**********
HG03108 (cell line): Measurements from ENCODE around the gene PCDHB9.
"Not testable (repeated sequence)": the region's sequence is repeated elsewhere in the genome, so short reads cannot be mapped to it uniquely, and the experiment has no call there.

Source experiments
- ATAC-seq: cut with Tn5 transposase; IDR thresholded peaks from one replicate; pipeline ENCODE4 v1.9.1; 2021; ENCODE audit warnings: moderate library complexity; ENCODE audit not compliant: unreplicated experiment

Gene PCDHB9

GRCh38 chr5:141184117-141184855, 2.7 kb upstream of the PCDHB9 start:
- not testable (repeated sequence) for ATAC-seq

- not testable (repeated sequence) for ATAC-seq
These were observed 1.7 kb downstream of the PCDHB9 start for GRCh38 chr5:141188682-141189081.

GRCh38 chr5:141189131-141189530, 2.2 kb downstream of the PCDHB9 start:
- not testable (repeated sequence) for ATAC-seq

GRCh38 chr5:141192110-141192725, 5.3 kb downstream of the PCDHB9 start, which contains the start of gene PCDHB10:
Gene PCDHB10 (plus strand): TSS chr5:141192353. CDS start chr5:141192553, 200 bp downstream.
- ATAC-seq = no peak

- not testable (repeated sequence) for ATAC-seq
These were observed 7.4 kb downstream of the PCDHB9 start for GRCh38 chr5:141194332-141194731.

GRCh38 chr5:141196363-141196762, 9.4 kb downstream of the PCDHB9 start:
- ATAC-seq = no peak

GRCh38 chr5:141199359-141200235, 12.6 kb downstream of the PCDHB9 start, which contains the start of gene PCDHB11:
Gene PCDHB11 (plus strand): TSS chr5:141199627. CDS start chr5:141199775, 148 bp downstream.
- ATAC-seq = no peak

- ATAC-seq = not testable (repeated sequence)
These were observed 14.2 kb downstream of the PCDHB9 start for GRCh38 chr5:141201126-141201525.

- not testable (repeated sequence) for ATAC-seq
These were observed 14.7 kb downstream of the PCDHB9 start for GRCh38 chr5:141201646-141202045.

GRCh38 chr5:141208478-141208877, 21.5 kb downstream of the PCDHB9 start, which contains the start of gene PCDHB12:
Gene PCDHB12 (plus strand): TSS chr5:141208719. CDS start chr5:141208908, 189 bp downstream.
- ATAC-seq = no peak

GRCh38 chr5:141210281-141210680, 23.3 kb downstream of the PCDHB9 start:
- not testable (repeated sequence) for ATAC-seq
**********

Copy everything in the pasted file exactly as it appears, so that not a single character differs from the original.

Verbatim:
HG03108 (cell line): Measurements from ENCODE around the gene PCDHB9.
"Not testable (repeated sequence)": the region's sequence is repeated elsewhere in the genome, so short reads cannot be mapped to it uniquely, and the experiment has no call there.

Source experiments
- ATAC-seq: cut with Tn5 transposase; IDR thresholded peaks from one replicate; pipeline ENCODE4 v1.9.1; 2021; ENCODE audit warnings: moderate library complexity; ENCODE audit not compliant: unreplicated experiment

Gene PCDHB9

GRCh38 chr5:141184117-141184855, 2.7 kb upstream of the PCDHB9 start:
- not testable (repeated sequence) for ATAC-seq

- not testable (repeated sequence) for ATAC-seq
These were observed 1.7 kb downstream of the PCDHB9 start for GRCh38 chr5:141188682-141189081.

GRCh38 chr5:141189131-141189530, 2.2 kb downstream of the PCDHB9 start:
- not testable (repeated sequence) for ATAC-seq

GRCh38 chr5:141192110-141192725, 5.3 kb downstream of the PCDHB9 start, which contains the start of gene PCDHB10:
Gene PCDHB10 (plus strand): TSS chr5:141192353. CDS start chr5:141192553, 200 bp downstream.
- ATAC-seq = no peak

- not testable (repeated sequence) for ATAC-seq
These were observed 7.4 kb downstream of the PCDHB9 start for GRCh38 chr5:141194332-141194731.

GRCh38 chr5:141196363-141196762, 9.4 kb downstream of the PCDHB9 start:
- ATAC-seq = no peak

GRCh38 chr5:141199359-141200235, 12.6 kb downstream of the PCDHB9 start, which contains the start of gene PCDHB11:
Gene PCDHB11 (plus strand): TSS chr5:141199627. CDS start chr5:141199775, 148 bp downstream.
- ATAC-seq = no peak

- ATAC-seq = not testable (repeated sequence)
These were observed 14.2 kb downstream of the PCDHB9 start for GRCh38 chr5:141201126-141201525.

- not testable (repeated sequence) for ATAC-seq
These were observed 14.7 kb downstream of the PCDHB9 start for GRCh38 chr5:141201646-141202045.

GRCh38 chr5:141208478-141208877, 21.5 kb downstream of the PCDHB9 start, which contains the start of gene PCDHB12:
Gene PCDHB12 (plus strand): TSS chr5:141208719. CDS start chr5:141208908, 189 bp downstream.
- ATAC-seq = no peak

GRCh38 chr5:141210281-141210680, 23.3 kb downstream of the PCDHB9 start:
- not testable (repeated sequence) for ATAC-seq